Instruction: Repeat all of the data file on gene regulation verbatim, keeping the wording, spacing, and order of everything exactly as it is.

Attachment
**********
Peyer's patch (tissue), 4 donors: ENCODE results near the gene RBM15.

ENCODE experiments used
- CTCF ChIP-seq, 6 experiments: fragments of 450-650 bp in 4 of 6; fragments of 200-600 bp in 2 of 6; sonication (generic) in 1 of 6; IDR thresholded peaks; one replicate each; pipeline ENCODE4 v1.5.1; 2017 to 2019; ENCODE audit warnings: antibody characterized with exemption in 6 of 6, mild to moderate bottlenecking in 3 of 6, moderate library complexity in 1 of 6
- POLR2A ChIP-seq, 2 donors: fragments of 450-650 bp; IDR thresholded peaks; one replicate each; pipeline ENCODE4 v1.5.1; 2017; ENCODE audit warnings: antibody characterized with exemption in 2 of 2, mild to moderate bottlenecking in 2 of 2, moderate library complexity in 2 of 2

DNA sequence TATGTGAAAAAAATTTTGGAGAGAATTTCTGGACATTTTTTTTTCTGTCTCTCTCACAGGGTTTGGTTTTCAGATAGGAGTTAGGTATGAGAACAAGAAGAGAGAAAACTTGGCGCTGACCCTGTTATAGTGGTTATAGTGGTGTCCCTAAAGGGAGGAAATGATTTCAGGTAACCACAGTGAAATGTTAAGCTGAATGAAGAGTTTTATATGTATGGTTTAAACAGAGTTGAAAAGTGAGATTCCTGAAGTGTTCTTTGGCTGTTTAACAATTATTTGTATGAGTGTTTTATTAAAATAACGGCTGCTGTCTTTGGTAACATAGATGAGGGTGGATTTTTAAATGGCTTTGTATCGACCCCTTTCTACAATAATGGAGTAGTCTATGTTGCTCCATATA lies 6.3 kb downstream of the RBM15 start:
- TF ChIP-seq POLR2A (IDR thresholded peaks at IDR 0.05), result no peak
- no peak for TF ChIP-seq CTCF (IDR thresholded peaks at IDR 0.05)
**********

Peyer's patch (tissue), 4 donors: ENCODE results near the gene RBM15.

ENCODE experiments used
- CTCF ChIP-seq, 6 experiments: fragments of 450-650 bp in 4 of 6; fragments of 200-600 bp in 2 of 6; sonication (generic) in 1 of 6; IDR thresholded peaks; one replicate each; pipeline ENCODE4 v1.5.1; 2017 to 2019; ENCODE audit warnings: antibody characterized with exemption in 6 of 6, mild to moderate bottlenecking in 3 of 6, moderate library complexity in 1 of 6
- POLR2A ChIP-seq, 2 donors: fragments of 450-650 bp; IDR thresholded peaks; one replicate each; pipeline ENCODE4 v1.5.1; 2017; ENCODE audit warnings: antibody characterized with exemption in 2 of 2, mild to moderate bottlenecking in 2 of 2, moderate library complexity in 2 of 2

DNA sequence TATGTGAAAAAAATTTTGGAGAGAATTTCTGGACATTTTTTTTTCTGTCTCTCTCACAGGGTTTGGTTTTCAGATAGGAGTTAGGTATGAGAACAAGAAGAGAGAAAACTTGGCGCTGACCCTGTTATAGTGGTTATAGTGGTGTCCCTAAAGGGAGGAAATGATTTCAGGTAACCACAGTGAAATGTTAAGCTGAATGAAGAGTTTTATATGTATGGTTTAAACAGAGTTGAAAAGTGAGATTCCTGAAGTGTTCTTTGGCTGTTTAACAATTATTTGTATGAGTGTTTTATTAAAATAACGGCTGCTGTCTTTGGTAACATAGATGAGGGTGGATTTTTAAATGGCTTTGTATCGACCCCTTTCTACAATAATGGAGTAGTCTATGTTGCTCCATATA lies 6.3 kb downstream of the RBM15 start:
- TF ChIP-seq POLR2A (IDR thresholded peaks at IDR 0.05), result no peak
- no peak for TF ChIP-seq CTCF (IDR thresholded peaks at IDR 0.05)